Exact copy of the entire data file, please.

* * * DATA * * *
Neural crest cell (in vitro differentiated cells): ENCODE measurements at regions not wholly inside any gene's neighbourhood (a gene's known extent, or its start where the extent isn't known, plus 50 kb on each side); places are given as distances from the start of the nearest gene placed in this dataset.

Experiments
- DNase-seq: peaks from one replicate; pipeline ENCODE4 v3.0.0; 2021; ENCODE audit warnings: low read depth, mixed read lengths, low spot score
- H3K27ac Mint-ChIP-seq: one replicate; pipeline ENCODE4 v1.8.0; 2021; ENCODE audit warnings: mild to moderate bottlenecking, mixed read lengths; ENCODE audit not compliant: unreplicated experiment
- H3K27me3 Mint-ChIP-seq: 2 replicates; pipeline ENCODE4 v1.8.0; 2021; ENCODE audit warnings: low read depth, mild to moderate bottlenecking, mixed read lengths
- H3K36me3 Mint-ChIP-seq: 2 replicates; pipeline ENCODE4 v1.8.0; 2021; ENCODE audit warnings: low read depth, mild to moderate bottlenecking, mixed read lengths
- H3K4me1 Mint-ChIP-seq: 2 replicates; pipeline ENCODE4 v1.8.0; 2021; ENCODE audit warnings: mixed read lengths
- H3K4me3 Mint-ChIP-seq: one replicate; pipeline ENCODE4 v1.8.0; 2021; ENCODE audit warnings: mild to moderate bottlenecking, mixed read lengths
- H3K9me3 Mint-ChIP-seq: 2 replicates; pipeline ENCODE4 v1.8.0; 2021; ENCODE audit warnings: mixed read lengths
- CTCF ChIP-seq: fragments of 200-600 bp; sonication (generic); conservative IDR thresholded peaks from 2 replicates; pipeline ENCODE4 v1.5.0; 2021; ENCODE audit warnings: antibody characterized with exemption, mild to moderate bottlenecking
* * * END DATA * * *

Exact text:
Neural crest cell (in vitro differentiated cells): ENCODE measurements at regions not wholly inside any gene's neighbourhood (a gene's known extent, or its start where the extent isn't known, plus 50 kb on each side); places are given as distances from the start of the nearest gene placed in this dataset.

Experiments
- DNase-seq: peaks from one replicate; pipeline ENCODE4 v3.0.0; 2021; ENCODE audit warnings: low read depth, mixed read lengths, low spot score
- H3K27ac Mint-ChIP-seq: one replicate; pipeline ENCODE4 v1.8.0; 2021; ENCODE audit warnings: mild to moderate bottlenecking, mixed read lengths; ENCODE audit not compliant: unreplicated experiment
- H3K27me3 Mint-ChIP-seq: 2 replicates; pipeline ENCODE4 v1.8.0; 2021; ENCODE audit warnings: low read depth, mild to moderate bottlenecking, mixed read lengths
- H3K36me3 Mint-ChIP-seq: 2 replicates; pipeline ENCODE4 v1.8.0; 2021; ENCODE audit warnings: low read depth, mild to moderate bottlenecking, mixed read lengths
- H3K4me1 Mint-ChIP-seq: 2 replicates; pipeline ENCODE4 v1.8.0; 2021; ENCODE audit warnings: mixed read lengths
- H3K4me3 Mint-ChIP-seq: one replicate; pipeline ENCODE4 v1.8.0; 2021; ENCODE audit warnings: mild to moderate bottlenecking, mixed read lengths
- H3K9me3 Mint-ChIP-seq: 2 replicates; pipeline ENCODE4 v1.8.0; 2021; ENCODE audit warnings: mixed read lengths
- CTCF ChIP-seq: fragments of 200-600 bp; sonication (generic); conservative IDR thresholded peaks from 2 replicates; pipeline ENCODE4 v1.5.0; 2021; ENCODE audit warnings: antibody characterized with exemption, mild to moderate bottlenecking